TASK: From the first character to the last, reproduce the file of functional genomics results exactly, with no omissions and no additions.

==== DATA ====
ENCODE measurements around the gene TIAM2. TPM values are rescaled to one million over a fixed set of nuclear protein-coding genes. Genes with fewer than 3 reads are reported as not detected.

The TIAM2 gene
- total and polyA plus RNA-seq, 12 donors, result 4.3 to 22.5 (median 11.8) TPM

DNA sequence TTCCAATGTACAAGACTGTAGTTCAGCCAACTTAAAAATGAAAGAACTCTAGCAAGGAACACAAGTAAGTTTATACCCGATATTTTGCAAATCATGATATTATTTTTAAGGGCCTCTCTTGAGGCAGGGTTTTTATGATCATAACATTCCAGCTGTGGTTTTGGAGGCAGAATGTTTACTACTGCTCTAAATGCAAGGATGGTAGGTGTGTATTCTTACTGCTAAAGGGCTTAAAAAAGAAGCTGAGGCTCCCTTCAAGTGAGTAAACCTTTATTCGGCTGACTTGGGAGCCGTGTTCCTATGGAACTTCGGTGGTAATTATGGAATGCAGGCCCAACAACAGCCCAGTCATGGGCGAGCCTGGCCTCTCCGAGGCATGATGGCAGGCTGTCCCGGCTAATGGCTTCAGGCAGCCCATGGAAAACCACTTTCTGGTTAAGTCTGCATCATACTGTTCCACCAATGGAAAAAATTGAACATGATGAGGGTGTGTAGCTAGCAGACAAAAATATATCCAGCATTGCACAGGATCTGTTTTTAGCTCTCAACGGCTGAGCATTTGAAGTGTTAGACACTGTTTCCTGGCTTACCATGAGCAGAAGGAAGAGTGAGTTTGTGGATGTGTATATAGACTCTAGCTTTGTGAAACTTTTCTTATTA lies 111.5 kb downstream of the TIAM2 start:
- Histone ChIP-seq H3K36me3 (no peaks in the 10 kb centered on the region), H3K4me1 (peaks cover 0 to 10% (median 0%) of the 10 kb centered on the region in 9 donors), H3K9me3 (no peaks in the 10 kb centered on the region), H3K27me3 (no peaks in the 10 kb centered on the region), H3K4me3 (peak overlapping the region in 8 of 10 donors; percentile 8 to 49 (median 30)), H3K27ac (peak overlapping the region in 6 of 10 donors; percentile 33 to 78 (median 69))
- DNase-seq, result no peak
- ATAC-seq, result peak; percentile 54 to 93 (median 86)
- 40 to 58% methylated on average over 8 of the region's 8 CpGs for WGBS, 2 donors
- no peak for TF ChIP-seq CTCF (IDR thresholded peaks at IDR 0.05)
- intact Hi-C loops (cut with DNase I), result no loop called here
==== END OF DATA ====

ENCODE measurements around the gene TIAM2. TPM values are rescaled to one million over a fixed set of nuclear protein-coding genes. Genes with fewer than 3 reads are reported as not detected.

The TIAM2 gene
- total and polyA plus RNA-seq, 12 donors, result 4.3 to 22.5 (median 11.8) TPM

DNA sequence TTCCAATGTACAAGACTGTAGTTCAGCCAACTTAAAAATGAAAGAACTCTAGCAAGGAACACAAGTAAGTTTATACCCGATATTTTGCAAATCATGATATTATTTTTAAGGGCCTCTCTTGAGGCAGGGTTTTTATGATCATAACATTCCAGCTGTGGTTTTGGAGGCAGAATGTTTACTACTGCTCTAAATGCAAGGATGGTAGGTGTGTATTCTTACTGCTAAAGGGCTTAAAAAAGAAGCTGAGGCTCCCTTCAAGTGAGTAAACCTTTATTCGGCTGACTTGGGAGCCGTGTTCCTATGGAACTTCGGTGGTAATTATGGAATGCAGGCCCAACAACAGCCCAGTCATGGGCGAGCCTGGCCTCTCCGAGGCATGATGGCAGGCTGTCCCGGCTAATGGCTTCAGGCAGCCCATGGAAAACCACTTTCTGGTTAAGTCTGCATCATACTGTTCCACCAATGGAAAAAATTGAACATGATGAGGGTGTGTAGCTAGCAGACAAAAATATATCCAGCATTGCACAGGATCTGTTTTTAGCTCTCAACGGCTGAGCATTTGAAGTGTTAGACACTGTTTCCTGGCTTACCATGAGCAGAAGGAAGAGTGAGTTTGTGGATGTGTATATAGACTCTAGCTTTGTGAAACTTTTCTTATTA lies 111.5 kb downstream of the TIAM2 start:
- Histone ChIP-seq H3K36me3 (no peaks in the 10 kb centered on the region), H3K4me1 (peaks cover 0 to 10% (median 0%) of the 10 kb centered on the region in 9 donors), H3K9me3 (no peaks in the 10 kb centered on the region), H3K27me3 (no peaks in the 10 kb centered on the region), H3K4me3 (peak overlapping the region in 8 of 10 donors; percentile 8 to 49 (median 30)), H3K27ac (peak overlapping the region in 6 of 10 donors; percentile 33 to 78 (median 69))
- DNase-seq, result no peak
- ATAC-seq, result peak; percentile 54 to 93 (median 86)
- 40 to 58% methylated on average over 8 of the region's 8 CpGs for WGBS, 2 donors
- no peak for TF ChIP-seq CTCF (IDR thresholded peaks at IDR 0.05)
- intact Hi-C loops (cut with DNase I), result no loop called here